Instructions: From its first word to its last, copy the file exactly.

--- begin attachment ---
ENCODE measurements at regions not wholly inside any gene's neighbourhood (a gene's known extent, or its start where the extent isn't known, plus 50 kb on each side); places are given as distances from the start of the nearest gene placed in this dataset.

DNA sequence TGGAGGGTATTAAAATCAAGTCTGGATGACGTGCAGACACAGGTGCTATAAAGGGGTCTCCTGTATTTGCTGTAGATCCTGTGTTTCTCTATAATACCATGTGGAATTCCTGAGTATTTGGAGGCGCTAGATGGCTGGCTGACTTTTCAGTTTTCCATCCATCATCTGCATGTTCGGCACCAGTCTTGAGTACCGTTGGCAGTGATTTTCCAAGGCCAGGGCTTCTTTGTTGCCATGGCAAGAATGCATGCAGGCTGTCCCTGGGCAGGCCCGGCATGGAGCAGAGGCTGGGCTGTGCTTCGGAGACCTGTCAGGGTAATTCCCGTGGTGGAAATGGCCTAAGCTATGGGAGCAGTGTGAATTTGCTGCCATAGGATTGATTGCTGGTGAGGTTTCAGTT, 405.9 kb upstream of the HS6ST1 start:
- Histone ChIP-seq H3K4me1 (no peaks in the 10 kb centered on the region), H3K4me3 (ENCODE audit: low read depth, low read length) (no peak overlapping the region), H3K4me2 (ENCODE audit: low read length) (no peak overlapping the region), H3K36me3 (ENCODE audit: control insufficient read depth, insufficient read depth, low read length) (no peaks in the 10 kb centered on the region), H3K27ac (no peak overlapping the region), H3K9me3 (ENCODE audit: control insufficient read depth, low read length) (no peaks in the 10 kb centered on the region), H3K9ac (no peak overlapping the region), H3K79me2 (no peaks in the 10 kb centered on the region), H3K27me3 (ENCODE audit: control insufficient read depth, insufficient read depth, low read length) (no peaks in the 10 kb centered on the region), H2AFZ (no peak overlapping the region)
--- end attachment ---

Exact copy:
ENCODE measurements at regions not wholly inside any gene's neighbourhood (a gene's known extent, or its start where the extent isn't known, plus 50 kb on each side); places are given as distances from the start of the nearest gene placed in this dataset.

DNA sequence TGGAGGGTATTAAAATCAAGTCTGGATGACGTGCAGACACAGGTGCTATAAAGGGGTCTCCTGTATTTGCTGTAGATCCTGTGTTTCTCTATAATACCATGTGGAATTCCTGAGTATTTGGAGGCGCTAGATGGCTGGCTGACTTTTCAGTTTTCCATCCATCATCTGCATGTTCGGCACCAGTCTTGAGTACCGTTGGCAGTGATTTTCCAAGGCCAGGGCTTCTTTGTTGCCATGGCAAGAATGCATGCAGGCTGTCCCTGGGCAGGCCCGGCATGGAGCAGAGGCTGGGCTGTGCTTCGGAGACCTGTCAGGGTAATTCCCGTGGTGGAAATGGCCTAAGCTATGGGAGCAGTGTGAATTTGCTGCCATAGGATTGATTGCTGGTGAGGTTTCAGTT, 405.9 kb upstream of the HS6ST1 start:
- Histone ChIP-seq H3K4me1 (no peaks in the 10 kb centered on the region), H3K4me3 (ENCODE audit: low read depth, low read length) (no peak overlapping the region), H3K4me2 (ENCODE audit: low read length) (no peak overlapping the region), H3K36me3 (ENCODE audit: control insufficient read depth, insufficient read depth, low read length) (no peaks in the 10 kb centered on the region), H3K27ac (no peak overlapping the region), H3K9me3 (ENCODE audit: control insufficient read depth, low read length) (no peaks in the 10 kb centered on the region), H3K9ac (no peak overlapping the region), H3K79me2 (no peaks in the 10 kb centered on the region), H3K27me3 (ENCODE audit: control insufficient read depth, insufficient read depth, low read length) (no peaks in the 10 kb centered on the region), H2AFZ (no peak overlapping the region)